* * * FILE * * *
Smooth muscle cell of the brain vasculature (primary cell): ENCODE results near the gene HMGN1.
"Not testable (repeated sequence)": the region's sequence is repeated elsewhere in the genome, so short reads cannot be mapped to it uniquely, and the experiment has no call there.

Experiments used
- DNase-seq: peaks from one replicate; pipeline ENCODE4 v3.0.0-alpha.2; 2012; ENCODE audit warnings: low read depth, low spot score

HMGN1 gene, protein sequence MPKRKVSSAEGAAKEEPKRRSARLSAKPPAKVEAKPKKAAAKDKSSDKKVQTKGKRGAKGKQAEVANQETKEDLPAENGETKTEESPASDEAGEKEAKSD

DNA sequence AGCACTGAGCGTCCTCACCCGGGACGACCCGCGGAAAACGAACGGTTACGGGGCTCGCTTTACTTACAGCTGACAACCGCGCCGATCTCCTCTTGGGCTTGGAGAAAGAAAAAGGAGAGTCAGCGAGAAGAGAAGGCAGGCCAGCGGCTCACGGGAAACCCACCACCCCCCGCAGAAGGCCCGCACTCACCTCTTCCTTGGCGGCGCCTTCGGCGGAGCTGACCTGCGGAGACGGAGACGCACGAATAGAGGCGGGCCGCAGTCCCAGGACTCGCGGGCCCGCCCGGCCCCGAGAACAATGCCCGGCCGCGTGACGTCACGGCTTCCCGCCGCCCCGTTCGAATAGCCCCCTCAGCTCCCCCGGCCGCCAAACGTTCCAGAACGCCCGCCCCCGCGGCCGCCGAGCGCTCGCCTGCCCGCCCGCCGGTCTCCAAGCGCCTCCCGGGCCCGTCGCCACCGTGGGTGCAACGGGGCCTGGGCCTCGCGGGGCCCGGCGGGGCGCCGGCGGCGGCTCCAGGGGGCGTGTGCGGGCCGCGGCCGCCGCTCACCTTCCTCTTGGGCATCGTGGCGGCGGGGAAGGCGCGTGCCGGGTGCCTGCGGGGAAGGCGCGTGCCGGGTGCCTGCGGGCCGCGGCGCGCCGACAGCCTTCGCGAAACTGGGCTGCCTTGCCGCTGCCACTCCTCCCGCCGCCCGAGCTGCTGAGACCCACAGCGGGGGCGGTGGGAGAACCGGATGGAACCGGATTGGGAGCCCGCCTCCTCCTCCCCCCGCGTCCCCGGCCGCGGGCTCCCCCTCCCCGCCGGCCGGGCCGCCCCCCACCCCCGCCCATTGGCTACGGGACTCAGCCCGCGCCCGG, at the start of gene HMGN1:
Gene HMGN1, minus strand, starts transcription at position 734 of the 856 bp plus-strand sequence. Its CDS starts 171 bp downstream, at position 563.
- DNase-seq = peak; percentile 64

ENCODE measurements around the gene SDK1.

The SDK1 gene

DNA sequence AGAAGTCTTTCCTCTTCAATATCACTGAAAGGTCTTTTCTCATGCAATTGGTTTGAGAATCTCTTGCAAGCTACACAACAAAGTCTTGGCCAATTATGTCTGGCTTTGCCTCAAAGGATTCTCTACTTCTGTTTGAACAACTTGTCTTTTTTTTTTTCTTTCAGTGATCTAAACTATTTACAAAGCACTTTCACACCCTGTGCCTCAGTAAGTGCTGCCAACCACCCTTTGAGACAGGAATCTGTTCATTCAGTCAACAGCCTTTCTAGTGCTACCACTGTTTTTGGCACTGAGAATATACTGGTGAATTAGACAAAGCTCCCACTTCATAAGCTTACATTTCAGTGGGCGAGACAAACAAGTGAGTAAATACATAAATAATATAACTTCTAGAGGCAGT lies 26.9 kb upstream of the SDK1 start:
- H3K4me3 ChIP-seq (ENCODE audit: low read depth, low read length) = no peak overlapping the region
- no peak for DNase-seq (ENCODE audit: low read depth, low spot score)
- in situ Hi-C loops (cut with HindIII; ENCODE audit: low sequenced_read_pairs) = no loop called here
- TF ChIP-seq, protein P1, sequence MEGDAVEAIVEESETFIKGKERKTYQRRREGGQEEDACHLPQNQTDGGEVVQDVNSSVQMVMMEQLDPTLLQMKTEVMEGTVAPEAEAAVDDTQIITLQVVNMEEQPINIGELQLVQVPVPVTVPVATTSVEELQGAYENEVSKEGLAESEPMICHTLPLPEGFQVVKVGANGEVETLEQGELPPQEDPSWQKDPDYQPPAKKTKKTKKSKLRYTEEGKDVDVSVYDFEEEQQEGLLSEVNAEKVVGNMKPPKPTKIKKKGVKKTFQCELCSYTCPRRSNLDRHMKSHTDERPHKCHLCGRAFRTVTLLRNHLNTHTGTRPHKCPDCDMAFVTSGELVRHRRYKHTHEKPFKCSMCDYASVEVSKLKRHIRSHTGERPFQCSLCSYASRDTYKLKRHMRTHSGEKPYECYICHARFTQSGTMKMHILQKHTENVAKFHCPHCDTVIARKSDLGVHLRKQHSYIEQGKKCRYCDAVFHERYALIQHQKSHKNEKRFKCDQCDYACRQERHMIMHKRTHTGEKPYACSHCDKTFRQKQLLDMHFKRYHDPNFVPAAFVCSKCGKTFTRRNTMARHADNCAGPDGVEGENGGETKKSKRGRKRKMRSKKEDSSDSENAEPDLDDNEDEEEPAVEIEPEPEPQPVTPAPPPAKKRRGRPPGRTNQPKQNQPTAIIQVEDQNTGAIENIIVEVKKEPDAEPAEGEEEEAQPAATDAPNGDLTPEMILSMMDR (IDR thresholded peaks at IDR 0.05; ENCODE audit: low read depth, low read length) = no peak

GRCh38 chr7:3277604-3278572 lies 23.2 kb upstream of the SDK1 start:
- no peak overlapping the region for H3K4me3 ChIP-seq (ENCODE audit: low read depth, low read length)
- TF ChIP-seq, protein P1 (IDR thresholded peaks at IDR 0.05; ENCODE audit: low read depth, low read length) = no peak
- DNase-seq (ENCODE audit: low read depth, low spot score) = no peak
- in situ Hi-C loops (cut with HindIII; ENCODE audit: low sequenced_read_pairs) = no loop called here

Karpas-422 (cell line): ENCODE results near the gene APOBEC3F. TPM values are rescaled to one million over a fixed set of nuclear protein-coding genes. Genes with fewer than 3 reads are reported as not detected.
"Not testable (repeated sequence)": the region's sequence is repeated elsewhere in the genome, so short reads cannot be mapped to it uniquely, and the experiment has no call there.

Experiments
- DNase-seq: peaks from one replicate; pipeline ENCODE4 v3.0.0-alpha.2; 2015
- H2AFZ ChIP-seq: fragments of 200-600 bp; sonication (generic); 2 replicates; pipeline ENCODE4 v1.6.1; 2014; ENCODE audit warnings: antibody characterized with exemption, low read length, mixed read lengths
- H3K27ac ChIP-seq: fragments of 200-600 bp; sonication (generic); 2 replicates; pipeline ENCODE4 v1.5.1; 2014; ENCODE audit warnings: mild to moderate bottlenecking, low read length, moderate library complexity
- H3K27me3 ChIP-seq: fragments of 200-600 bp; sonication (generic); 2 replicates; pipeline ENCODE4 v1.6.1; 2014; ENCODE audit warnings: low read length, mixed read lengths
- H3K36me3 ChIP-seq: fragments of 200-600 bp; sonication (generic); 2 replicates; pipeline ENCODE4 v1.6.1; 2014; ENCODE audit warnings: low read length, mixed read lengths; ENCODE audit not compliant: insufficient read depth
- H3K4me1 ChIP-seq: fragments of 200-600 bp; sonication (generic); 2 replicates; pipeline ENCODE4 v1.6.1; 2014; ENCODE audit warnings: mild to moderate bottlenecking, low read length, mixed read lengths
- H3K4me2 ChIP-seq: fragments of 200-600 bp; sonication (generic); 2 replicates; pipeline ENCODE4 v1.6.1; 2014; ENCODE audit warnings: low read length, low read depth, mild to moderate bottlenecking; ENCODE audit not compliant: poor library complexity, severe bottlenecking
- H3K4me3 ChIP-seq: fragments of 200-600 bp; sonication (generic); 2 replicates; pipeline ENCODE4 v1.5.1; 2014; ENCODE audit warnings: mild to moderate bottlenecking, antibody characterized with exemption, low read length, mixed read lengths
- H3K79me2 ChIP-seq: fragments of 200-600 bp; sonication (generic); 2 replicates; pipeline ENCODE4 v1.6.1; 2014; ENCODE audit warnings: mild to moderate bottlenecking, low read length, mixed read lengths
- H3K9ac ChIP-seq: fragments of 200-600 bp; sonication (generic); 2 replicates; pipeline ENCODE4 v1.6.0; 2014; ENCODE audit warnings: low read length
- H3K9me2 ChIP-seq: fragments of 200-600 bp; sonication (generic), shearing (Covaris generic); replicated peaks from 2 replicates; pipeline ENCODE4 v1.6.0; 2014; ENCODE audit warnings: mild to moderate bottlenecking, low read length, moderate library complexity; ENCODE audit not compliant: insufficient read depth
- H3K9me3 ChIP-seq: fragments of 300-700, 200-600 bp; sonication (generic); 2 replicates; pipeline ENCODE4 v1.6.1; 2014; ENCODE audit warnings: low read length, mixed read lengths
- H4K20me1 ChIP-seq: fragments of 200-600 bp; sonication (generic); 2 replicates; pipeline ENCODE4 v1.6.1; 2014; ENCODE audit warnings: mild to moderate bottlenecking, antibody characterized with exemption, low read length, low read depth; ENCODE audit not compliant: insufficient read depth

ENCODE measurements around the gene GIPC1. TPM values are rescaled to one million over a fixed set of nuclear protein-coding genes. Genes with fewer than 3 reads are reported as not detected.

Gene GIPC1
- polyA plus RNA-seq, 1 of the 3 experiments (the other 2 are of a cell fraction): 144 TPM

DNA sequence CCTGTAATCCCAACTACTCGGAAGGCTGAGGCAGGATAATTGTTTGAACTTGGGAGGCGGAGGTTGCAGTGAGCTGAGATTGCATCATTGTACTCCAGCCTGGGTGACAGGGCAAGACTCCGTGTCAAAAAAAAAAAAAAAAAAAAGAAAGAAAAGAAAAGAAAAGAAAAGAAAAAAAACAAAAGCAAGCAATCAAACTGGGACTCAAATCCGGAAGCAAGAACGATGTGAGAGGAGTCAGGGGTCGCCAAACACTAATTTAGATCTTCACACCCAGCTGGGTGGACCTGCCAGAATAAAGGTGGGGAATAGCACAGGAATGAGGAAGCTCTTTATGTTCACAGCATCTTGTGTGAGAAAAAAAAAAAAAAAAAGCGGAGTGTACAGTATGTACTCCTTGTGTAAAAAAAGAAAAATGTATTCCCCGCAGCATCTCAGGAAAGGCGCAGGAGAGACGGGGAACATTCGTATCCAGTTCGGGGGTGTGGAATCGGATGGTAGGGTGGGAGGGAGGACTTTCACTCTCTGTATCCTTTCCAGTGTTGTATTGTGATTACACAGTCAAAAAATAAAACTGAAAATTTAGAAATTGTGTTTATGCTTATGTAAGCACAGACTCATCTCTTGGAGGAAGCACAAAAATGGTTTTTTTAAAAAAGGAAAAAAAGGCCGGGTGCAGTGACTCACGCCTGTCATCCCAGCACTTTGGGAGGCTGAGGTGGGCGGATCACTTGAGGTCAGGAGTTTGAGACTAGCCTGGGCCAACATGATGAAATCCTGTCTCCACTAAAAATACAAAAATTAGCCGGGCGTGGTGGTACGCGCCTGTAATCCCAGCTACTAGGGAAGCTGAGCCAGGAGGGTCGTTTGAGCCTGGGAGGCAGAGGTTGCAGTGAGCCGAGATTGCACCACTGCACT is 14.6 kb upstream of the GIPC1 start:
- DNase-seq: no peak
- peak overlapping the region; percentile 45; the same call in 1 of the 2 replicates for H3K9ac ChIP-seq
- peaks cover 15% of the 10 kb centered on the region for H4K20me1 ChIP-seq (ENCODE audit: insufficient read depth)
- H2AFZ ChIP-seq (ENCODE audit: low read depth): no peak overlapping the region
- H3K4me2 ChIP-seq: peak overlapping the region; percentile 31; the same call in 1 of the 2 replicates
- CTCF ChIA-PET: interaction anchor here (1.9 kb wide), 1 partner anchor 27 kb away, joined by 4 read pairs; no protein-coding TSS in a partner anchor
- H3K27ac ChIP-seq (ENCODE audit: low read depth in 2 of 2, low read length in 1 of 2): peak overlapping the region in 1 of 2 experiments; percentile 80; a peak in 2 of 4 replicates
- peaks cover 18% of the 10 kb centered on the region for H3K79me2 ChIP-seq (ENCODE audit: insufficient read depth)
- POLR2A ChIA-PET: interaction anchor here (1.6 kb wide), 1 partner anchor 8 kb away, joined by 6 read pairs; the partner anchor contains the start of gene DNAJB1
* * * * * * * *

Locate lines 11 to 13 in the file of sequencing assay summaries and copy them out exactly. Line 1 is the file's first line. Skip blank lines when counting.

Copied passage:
DNA sequence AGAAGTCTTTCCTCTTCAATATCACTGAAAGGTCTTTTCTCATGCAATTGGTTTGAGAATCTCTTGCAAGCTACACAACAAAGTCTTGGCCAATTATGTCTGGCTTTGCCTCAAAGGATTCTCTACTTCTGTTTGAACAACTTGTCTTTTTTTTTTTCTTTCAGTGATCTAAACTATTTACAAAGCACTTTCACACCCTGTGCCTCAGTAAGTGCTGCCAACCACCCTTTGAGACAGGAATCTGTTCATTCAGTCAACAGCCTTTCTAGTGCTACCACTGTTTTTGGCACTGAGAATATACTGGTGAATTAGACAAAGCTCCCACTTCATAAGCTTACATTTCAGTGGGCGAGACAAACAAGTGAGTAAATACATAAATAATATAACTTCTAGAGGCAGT lies 26.9 kb upstream of the SDK1 start:
- H3K4me3 ChIP-seq (ENCODE audit: low read depth, low read length) = no peak overlapping the region
- no peak for DNase-seq (ENCODE audit: low read depth, low spot score)